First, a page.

Premier Su Tseng-chang (蘇貞昌) yesterday said that the public is likely unimpressed with Minister of the Interior Hsu Kuo-yung (徐國勇) on Friday asking prosecutors to investigate National Police Agency (NPA) Director-General Chen Ja-chin (陳家欽) over three promotions he approved. Su called on Chen to continue serving in his position steadfastly while waiting for the judiciary to prove his innocence.
Hsu had forwarded a case involving Chen, NPA Department of Human Resources Director Chang Shu-fang (張淑芳), as well as NPA Director-General’s Office coordinators Wu Cheng-chieh (吳正杰), Chu Cheng-tzu (渠正慈) and Wang Wen-chu (王文助), to the Taipei District Prosecutors’ Office.
The Ministry of the Interior said that Chen unduly expedited the promotions of Wu, Chu and Wang to their current posts, despite the agency having announced that the candidates would be selected by an open audition.
Photo: Tsai Shu-yuan, Taipei Times
The ministry in its complaint accused Chen of instructing Chang to abet the three in writing false reports about their positions and the exchanges they had as officers to allegedly help them secure the promotions to police officer rank 1, characterized by two bars and four stars, which they would otherwise have had to wait for another five to six years to attain.
Although the prosecutors’ office later on Friday rejected the case citing procedural flaws, it is still under investigation by the Control Yuan and the Agency Against Corruption.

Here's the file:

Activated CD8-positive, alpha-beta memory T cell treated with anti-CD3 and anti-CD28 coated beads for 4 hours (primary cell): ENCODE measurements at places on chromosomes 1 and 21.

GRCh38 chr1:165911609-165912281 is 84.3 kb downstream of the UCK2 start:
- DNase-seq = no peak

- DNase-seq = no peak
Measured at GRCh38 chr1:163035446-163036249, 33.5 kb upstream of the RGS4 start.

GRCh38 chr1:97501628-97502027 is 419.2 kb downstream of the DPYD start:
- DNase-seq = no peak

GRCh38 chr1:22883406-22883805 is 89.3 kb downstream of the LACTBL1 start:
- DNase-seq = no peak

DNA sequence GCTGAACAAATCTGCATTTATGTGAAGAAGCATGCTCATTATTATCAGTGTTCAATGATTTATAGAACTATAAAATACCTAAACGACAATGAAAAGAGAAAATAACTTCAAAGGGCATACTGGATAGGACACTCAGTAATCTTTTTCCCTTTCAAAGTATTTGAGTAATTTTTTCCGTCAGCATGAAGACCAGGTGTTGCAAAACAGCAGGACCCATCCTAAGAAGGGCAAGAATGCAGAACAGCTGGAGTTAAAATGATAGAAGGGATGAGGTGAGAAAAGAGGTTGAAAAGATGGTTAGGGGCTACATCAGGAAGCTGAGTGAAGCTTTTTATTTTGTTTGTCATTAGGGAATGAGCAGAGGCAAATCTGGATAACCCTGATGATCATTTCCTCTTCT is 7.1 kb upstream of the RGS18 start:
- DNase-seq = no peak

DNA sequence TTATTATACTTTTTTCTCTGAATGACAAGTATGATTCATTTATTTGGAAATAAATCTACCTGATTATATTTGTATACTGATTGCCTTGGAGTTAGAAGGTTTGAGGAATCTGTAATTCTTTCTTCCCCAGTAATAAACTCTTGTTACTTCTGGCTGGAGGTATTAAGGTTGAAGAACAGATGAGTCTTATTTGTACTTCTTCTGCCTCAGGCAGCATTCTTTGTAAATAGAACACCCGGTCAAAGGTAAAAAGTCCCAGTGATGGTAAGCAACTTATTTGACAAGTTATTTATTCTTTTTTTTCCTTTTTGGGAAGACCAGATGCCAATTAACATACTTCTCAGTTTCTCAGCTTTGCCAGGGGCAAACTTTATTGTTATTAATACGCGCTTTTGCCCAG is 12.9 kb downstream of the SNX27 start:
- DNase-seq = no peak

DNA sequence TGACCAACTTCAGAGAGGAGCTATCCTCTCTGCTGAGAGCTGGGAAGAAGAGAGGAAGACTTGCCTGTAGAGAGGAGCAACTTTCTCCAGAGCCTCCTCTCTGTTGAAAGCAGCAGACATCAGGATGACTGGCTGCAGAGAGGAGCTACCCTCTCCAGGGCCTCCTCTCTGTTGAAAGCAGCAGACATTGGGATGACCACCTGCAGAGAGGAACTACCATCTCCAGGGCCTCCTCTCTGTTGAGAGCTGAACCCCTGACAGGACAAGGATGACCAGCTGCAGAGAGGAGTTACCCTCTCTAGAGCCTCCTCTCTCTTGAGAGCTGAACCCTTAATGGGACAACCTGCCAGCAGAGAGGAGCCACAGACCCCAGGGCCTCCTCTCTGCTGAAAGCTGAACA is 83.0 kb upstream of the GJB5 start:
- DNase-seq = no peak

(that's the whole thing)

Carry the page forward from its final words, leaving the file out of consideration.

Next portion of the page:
The incident has sparked widespread speculation of a power struggle between Chen and Hsu over the NPA’s staffing.
Asked about the issue, Chen said that all of his actions have been completely legitimate and would withstand public scrutiny.
Su yesterday said he was dismayed by the incident, adding that the public is likely confused and unimpressed by the kerfuffle, especially amid fears over COVID-19.
Su added that the ministry did not inform his aide of the matter until after 8pm on Friday.
Hsu should have spoken to him if he believed that Chen was unfit for his job, so that he could replace or transfer Chen, Su said, but added that Hsu had never spoken to him about the issue.
Hsu claimed to have been too busy to report on the matter, Su said, only to text him the following day saying that he was reticent over the case because he did not want it to follow a direction similar to 2013’s Legislative Yuan wiretapping case implicating then-prosecutor-general Huang Shih-ming (黃世銘) in leaking information from a judicial investigation to then-president Ma Ying-jeou (馬英九).
However, the ministry’s news release on Friday night conflicted with Hsu’s remarks, saying that it had withheld information to ensure the integrity of the government’s ethics system, Su said.
The principle of secret investigation does not apply to the ministry’s Department of Civil Service Ethics, which is not part of the judicial system, he added.
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